Posts tagged ‘UBC farm’

September 10, 2013

Squash blossoms: delicious with cheese.

This summer I took a Maya Cooking workshop at UBC farm where we walked into the farm kitchen, took a seat and the Maya gardeners cooked us at least 6 meals accompanied by family chatter and the most delicious corn tortillas I’ve ever tasted.

The table setting had delicate greens and squash blooms, baby sunburst squashes and mystery herbs like Zapote and Yerba Mora.
Mayan Cooking UBC

We were cooking with Faviana, Francesca, Maximo, Nattie, Martina, Juanita, and Leche. Martina showed us a handful of greens, Amaranth/”bledo” and served us our mystery greens, blanched, sauteed with onion and served with pinto beans.
Nattie showed us Yerba Mora, “Very good in soup” and used as medicine, teas and poultices. She had also created her very own Yerba Mora juice- mixed with blueberries, acai, and pomegranate, and taken as a shot.
Slowly the wine from the night before faded away.

We ate a salad of Purslane, Macuy, Yerba Mora. The dressing: sea salt and lime juice. The mix of every single ingredient was magic. It didn’t need a coverup. All cooking techniques used minimal oil. No broth, just water. A pinch of salt and a squeeze of lime.

We had a harvest of squash blooms for our soup, complete with baby sunbursts and even the squash stems. I learned how to differentiate a male and female blossom. To leave some male flowers in the garden to pollinate the females. A female blossom has a small bulb under her bloom that will be a baby squash. Sex education for gardeners. A family tip to never remove the stamens from the bloom- “that is where the flavour is!”.

And this was summer.
This soup.

UBC: Squash Blossom Soup

Squash Blossom Harvest

I left the class and spent the next couple of weeks studying my sunburst squash plant. A few blooms. A boy. A girl here and there. Harvest, zero. I wanted a big bowl of squash blossom soup.
A bit of powdery mildew set in the leaves. I babysat my plant with a rescue remedy.
September rolled around and bloomless, with a harvest of one sunburst and a few babies, I considered chopping the stem and making a soup out of the whole plant.
Then last weekend I wandered up to the garden early enough on Saturday, and there were two beautiful blooms and a baby. Enough to make breakfast for two.

Saturdays Harvest: Squash blossoms, a baby squash, a handful of juliet romas and yellow pear tomatoes, a lemon cucumber.
garden harvest: squash blossoms
Our last meal with the Maya cooks was sauteed baby squash and blossoms. I remember the tastes and flavours of every single dish but with my prized two blossoms all I could hear was the clever and often repeated wise words from Nattie: Squash blossoms “delicious with cheese”.

Squash blossom scrambled eggs "delicious with cheese"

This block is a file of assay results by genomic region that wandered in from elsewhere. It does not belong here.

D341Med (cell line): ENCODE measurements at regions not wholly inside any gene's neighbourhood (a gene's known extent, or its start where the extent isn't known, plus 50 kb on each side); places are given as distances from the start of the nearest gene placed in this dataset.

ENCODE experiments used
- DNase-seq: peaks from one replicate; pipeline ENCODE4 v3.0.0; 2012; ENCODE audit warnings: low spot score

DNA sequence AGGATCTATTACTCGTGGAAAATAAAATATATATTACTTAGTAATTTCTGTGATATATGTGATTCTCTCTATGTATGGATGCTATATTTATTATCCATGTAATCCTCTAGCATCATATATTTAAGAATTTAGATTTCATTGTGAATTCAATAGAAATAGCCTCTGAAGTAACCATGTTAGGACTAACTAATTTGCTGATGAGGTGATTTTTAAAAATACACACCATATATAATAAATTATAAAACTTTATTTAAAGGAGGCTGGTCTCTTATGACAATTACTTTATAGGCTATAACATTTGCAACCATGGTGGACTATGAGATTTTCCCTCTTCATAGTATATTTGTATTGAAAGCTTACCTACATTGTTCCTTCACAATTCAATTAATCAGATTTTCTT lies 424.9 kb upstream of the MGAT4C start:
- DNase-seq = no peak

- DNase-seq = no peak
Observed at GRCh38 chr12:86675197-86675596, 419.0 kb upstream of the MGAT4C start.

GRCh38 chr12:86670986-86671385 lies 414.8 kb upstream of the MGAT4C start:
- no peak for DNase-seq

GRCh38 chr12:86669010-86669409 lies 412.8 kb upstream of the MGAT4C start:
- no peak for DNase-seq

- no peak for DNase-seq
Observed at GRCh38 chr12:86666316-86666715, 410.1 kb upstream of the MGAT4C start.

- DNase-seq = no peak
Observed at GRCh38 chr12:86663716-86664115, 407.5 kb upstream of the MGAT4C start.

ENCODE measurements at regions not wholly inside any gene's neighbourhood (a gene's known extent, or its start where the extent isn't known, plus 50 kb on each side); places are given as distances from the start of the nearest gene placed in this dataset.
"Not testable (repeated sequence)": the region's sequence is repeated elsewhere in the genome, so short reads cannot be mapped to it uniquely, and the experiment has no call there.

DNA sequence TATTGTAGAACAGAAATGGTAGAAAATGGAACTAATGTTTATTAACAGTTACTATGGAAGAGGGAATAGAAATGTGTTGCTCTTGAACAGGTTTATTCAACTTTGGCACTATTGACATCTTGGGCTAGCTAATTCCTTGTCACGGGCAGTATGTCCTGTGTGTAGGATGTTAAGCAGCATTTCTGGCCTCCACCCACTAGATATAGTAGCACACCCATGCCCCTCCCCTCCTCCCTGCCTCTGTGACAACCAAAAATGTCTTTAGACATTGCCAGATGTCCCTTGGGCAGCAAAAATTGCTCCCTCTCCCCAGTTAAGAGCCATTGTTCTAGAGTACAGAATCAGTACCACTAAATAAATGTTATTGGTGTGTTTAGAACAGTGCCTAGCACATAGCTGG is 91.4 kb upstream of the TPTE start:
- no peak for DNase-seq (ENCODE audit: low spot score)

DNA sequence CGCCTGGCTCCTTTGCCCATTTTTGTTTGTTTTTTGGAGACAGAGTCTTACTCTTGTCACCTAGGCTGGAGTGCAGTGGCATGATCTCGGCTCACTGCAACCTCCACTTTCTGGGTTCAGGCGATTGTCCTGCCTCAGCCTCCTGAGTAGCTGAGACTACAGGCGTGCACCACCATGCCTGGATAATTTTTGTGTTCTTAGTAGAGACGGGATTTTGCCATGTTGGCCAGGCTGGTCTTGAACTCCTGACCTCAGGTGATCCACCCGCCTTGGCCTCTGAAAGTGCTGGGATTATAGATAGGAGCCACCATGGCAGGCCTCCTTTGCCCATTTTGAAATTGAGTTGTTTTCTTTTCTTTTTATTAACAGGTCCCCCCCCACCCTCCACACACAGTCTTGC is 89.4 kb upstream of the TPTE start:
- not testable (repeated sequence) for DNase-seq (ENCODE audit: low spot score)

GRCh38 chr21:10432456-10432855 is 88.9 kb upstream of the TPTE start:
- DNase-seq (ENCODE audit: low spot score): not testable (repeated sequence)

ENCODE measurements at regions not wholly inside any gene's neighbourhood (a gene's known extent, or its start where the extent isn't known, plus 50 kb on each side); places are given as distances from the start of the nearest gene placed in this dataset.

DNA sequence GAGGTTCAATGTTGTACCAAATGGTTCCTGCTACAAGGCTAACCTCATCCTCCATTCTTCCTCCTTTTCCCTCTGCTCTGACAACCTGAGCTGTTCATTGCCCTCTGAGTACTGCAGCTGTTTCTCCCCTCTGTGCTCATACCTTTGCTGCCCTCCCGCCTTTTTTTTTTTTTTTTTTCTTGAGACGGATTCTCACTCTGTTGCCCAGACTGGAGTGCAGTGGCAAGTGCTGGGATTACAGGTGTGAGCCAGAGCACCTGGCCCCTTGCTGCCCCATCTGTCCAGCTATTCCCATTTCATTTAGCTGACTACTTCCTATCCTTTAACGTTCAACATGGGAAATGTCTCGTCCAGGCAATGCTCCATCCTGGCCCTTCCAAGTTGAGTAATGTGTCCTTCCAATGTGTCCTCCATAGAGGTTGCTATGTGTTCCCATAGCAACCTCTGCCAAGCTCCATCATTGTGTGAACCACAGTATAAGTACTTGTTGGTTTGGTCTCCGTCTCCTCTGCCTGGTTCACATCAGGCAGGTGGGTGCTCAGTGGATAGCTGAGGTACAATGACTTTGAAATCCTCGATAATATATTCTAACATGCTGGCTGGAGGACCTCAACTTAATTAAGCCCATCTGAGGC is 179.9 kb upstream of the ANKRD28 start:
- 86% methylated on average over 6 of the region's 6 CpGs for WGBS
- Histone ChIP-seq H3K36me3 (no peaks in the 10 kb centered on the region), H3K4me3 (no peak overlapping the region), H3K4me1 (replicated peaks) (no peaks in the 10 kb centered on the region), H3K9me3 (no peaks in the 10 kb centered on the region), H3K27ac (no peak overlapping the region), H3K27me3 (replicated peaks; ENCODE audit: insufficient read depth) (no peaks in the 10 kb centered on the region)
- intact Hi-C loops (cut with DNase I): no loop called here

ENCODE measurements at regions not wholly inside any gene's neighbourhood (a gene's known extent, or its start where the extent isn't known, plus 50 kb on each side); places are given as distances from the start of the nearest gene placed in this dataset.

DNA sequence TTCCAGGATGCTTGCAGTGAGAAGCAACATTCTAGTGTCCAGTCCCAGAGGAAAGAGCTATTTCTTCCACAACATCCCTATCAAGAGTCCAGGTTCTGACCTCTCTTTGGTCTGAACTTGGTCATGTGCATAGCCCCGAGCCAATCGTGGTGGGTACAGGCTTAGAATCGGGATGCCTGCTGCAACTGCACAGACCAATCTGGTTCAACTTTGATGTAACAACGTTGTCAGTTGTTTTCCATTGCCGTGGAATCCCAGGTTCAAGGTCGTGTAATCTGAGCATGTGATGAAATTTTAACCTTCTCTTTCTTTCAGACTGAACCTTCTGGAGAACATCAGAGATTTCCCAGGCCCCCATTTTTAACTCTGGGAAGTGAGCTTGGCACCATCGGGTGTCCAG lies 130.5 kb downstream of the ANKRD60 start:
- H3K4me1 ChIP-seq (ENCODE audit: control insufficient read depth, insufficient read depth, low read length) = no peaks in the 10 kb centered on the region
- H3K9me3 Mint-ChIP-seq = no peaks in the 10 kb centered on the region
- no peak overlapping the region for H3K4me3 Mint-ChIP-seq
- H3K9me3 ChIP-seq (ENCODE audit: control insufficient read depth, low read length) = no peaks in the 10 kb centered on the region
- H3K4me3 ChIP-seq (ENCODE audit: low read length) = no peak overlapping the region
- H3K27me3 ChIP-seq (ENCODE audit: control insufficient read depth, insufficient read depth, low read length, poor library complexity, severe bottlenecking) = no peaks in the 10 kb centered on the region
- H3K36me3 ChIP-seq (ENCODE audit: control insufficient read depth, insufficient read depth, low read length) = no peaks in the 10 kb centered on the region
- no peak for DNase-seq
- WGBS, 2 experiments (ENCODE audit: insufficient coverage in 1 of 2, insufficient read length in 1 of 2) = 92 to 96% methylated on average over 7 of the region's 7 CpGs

Squash blossom scrambled eggs “delicious with cheese”

Credit to my husband for piling the breakfast bounty on a bagel. I present to you: Breakfast bagel with Squash, blossoms, and cheese:

sh Blossom Breakfast Bagel

Squash Blossom Breakfast Bagel


-Thanks to my dad for documenting the class with beautiful photos, while I ate.
-And a very special thank you to the Maya families who cooked the most incredible dishes of my summer.

Maya cooking workshops are held at UBC farm:Three Sisters in the Kitchen- A Traditional Maya Cooking Class
The Mayan Garden is an initiative of the Vancouver Native Health Society, the VNHS Garden project has been growing and preparing food at the UBC Farm since 2005. The garden project runs a weekly community kitchen with urban Aboriginal participants who grow, prepare, and eat food while sharing knowledge and skills with members of the UBC community and beyond. Ceremonies and celebrations throughout the year mark important seasonal shifts in traditional food ways, such as harvest feasts and the use of the cedar smokehouse for fish (part of the project’s work to bridge land and sea).

November 7, 2012

Dear UBC Farm, thank you. (A 20 week CSA roundup)

At the harvest potluck someone asked us our favorite veggie. I think I said the Red Russian Kale.
I now know my favorite carrot is a purple haze. My favorite squash is delicata. My favorite weed is purslane. My new favorite herb is summer savory. I love golden beets. I can cook mustard greens and like it. I’m obsessed with the over 300 varieties of delicious apples you cannot get in the store.

I can walk through a community garden and identify herbs and varieties of vegetables.

It’s that time of year. It’s time for me to say goodbye to my CSA box. Well, I still have some carrots and pumpkins to play with. So in the meantime I will say, thank you UBC farm. Thank you for teaching me how to cook each week. Thank you for feeding us fresh flavourful veggies. Thank you for the apples, the eggs, the recipes, the crop updates. Saturdays at the farm with my dog.